We think our children are addicted to phones—but are we right to be worried about the fallout?
Parents always worry: A survey by Common Sense Media and SurveyMonkey featured in USA Today says 60 percent of US children own a smartphone or tablet that connects to the internet. And 47 percent of parents worry that their children are addicted to the device.
Maybe they should: Earlier this year, a study published in the journal Emotion suggested that self-esteem and happiness fell among American teens since 2012. It also pointed out that the decline aligned with their spending more time looking at screens.
The kids are alright: Gizmodo notes that a new study, this one in a journal called Educational Psychology, suggests that time spent on social media doesn’t have a detrimental effect on schoolwork. It doesn’t affect time spent studying, either, and while there’s a small correlation between its use and poorer grades, intense messaging actually correlated with better marks.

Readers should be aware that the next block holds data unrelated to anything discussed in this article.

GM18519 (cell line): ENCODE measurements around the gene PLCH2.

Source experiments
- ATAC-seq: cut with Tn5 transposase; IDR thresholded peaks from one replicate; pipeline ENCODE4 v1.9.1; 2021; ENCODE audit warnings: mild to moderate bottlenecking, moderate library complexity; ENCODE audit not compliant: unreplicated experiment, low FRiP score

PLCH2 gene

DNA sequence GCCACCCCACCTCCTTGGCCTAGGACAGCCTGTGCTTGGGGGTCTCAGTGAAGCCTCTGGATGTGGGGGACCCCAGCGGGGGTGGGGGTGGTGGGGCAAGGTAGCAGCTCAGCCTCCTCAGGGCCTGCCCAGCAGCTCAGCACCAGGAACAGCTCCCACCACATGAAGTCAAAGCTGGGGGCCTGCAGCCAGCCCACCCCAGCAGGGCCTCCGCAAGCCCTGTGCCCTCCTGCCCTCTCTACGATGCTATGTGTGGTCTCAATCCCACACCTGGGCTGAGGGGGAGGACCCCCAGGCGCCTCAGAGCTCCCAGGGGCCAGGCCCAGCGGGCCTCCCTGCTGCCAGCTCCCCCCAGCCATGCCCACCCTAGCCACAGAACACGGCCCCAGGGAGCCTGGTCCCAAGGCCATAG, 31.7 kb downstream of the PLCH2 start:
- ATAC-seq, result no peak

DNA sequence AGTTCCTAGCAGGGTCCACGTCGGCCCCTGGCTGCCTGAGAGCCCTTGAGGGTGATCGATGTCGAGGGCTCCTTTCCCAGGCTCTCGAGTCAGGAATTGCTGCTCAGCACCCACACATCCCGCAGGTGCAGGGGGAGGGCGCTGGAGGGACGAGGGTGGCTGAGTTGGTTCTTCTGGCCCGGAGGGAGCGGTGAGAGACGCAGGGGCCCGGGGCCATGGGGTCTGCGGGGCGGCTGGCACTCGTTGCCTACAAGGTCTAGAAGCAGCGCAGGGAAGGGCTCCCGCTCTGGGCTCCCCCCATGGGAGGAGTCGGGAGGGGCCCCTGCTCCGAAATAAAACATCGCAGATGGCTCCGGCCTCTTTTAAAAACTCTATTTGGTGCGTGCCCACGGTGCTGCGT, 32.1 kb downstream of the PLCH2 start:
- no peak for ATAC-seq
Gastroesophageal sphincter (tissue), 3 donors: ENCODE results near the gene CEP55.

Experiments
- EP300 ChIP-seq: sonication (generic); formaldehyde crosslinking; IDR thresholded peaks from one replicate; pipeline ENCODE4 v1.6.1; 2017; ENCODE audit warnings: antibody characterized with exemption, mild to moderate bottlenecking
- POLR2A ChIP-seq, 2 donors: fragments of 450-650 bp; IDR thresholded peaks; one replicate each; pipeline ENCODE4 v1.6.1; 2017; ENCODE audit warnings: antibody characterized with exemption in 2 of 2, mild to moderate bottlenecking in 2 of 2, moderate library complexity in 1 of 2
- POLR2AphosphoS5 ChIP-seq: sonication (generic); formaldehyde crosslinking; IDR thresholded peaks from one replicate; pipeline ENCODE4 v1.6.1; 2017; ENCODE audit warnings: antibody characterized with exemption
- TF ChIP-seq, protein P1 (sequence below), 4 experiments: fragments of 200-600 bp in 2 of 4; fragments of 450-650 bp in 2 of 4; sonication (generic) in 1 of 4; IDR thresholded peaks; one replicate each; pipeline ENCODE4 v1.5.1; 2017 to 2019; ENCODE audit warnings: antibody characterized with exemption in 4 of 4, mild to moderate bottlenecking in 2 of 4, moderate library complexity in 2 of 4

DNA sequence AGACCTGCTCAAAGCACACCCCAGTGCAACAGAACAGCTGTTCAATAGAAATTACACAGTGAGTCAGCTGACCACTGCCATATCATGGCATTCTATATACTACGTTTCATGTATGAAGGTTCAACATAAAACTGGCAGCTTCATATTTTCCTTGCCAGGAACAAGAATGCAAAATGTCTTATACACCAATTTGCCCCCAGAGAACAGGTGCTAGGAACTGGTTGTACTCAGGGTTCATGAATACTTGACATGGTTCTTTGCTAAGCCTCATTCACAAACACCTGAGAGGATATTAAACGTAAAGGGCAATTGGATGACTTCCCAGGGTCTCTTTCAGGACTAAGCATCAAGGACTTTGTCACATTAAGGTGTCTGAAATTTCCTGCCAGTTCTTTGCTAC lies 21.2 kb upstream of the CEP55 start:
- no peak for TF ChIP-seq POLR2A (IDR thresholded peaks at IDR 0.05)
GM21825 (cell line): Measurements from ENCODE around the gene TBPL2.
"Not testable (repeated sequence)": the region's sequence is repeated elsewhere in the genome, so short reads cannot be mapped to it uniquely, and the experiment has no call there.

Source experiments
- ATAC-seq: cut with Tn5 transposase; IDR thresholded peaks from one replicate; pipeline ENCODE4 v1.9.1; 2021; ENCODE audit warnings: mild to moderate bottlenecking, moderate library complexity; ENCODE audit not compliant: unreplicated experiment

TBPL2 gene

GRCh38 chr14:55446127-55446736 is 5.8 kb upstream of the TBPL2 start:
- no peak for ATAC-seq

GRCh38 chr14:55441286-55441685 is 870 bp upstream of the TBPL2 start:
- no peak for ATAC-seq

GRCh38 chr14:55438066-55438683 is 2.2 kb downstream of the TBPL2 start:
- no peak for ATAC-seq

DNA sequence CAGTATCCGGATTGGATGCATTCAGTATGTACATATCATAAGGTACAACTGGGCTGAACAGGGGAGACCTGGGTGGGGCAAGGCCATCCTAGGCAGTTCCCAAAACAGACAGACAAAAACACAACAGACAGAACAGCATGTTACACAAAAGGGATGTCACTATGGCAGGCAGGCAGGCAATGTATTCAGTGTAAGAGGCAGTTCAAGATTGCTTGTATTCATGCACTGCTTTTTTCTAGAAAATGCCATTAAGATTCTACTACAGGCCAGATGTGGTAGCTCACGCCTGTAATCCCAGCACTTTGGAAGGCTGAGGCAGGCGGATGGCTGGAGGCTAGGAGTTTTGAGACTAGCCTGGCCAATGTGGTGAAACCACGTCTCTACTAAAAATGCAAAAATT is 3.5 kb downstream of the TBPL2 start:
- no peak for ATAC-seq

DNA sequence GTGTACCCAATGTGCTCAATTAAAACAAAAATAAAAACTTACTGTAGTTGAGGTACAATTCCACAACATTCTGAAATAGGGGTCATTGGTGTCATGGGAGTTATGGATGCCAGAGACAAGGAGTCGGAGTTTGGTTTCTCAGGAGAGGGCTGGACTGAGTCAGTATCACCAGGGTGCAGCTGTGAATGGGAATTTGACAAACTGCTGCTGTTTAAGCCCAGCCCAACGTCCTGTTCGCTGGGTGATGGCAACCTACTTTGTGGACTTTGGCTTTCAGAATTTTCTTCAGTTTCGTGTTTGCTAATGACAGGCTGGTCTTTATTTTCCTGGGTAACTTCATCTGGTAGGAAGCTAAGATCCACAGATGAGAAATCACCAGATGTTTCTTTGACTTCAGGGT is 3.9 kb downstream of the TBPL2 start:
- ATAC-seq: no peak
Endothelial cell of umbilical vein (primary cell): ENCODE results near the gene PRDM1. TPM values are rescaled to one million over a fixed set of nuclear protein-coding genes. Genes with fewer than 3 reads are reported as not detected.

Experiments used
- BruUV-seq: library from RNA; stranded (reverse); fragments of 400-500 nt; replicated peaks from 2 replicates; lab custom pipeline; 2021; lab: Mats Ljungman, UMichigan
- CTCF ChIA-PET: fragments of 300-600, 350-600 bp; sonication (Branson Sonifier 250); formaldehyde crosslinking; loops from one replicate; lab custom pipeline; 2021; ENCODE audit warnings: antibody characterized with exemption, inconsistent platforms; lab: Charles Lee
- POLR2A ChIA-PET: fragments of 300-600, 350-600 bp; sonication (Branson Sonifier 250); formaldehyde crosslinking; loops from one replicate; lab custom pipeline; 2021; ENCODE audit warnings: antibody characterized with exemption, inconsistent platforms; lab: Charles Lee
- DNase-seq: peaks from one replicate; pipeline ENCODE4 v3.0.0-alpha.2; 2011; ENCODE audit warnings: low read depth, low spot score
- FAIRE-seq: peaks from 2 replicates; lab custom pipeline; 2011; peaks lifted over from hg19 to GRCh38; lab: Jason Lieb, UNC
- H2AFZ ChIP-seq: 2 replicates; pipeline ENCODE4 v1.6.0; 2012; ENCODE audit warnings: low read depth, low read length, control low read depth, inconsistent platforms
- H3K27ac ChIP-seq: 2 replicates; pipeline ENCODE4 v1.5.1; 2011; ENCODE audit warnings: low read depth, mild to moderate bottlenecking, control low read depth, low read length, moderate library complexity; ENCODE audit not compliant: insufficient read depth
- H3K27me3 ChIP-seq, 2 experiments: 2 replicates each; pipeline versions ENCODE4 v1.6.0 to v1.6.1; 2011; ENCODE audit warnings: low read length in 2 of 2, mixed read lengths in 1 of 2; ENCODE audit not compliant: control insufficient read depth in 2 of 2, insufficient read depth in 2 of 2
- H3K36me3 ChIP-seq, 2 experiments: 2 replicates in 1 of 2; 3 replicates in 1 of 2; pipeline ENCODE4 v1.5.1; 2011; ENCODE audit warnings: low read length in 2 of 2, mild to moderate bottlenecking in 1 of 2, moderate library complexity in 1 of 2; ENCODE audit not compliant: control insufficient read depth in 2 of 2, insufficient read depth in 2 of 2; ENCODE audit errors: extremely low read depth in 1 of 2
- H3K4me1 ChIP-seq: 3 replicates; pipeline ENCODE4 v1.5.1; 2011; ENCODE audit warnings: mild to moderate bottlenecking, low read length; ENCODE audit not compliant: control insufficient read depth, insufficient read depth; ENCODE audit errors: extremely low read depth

Bottom line: We don’t have a full understanding yet of how screens, smartphones, and social media affect our children. But some of our hunches aren’t necessarily correct.
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